I often wonder what the biggest benefit that civilization and development have brought into my home is. PC??? TV??? Internet??? Electricity??? All these make life better, easier, more diverse. Or maybe they just keep me at home longer? Make me pay more attention to social media than to family, know more about what a reputable politician has said rather than what is really going on with my child? And these are not the most important things in life, although most of my free time revolves around them. Can I do without them, I ask myself? No, I cannot. I am slave to the habits, no matter how good or bad they are.
But do I really need all these things? There is one thing I really need, without which my life would greatly change, without which the quality of my life would be reduced and without which serious consequences for my health are possible. It is the water, the water with which I bathe, maintain personal hygiene, keep my home clean, clean the food I eat, clean the toilet and with the help of which I remove much of the hazardous waste that is produced in my home. The water that springs from my tap in unlimited quantities. Or maybe I'm wrong about this?
Yes, I am wrong, because the water does not spring from my wall. Before it gets into my tap someone has checked it, treated it, put it in the water supply system, and built the necessary infrastructure including all those pump stations that pump the water so that it can run out from my wall and the tap. I am also wrong about it being infinite. We are just privileged to be among the few who have access to clean and quality water that we can use for drinking. Only a few generations ago people filled water at public taps and brought it home on foot, in their hands. How much water will I bring today? Ten liters, maybe twenty. And I will do the trip twice.
Today, at home, we will consume a total of 40 liters. With our modern lifestyle, a person consumes about 150 liters of water a day. Most of it is used for maintaining hygiene. The toilet tank alone, for example, spends 1/3 of the total water consumption in a home. For drinking we actually use very small quantities. I read somewhere that I should drink about 2 liters of water a day. I don't know if coffee, beer, juice count... Anyways, those are small quantities. I know, I know, tap water is bad for me, I read online. I will buy bottled water. Many point out and try to prove that there is something in the tap water. And there is, minerals that our body cannot do without. Does the label on the bottle of water I buy say pure distilled water? Or it says pure spring water? And what is Rashche? Is it not a clean spring? Still, time and again I decide to drink water transported over 100 km. Or if my living standard allows, water transported several thousands of kilometers. It sounds so cool when I say “Garson, bring me another ............ (one of those posh foreign brands that roll so beautifully over your tongue when you pronounce them).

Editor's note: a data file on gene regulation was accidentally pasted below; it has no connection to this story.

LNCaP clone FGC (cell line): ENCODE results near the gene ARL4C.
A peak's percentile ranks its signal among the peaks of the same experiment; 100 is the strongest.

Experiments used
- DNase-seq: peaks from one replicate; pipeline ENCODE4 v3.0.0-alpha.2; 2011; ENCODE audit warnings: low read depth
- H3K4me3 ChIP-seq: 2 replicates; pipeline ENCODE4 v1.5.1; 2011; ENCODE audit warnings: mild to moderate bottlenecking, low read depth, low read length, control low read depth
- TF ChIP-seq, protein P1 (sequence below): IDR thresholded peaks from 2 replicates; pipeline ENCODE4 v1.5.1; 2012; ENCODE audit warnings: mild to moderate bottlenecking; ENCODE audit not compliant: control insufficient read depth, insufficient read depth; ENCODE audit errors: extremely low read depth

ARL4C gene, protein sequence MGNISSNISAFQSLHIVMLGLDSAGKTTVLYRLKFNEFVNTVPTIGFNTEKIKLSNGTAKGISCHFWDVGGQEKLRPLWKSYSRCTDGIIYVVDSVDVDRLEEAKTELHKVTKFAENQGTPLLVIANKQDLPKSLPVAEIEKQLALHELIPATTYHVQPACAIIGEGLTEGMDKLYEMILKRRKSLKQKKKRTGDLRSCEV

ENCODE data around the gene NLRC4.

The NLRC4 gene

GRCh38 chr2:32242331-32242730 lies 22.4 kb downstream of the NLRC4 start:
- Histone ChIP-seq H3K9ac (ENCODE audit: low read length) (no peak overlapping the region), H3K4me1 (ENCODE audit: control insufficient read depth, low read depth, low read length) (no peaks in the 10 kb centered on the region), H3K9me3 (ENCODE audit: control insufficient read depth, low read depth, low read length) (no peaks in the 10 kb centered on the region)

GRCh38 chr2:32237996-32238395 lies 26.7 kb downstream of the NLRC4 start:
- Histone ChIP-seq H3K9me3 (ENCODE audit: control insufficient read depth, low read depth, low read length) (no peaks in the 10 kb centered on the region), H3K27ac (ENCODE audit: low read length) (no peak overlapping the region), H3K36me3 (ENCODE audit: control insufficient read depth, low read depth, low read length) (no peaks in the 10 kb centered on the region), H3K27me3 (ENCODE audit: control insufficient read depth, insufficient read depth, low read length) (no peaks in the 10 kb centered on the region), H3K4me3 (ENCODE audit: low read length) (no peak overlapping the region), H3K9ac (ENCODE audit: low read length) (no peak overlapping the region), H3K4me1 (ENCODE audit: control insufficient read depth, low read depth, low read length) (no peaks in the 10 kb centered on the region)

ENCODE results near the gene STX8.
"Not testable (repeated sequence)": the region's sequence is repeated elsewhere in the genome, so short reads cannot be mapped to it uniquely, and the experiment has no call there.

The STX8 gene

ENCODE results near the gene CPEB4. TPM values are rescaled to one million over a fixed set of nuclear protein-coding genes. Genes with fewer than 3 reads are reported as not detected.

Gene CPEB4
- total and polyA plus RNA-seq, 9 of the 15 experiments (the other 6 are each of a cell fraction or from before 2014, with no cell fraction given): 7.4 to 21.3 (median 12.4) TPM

Otherwise, I am ecologically aware. It is not a big thing that in order to bring that water on the table in the bar where I am the cool guy, several liters of fossil fuel were spent and significant amounts of carbon dioxide were emitted into the atmosphere. It would be shameful to order water in a jug. People on the nearby tables would raise an eyebrow and the owner would not be able to charge for it. But, If they don't serve tap water there, somewhere else they might, and if the need be, even charge for it... I think we need to understand that water is energy, regardless of whether someone is transporting it a few thousand kilometers to get it here or pumping it with pumps that run on electricity to bring it into my home. Hence, we need to treat it accordingly.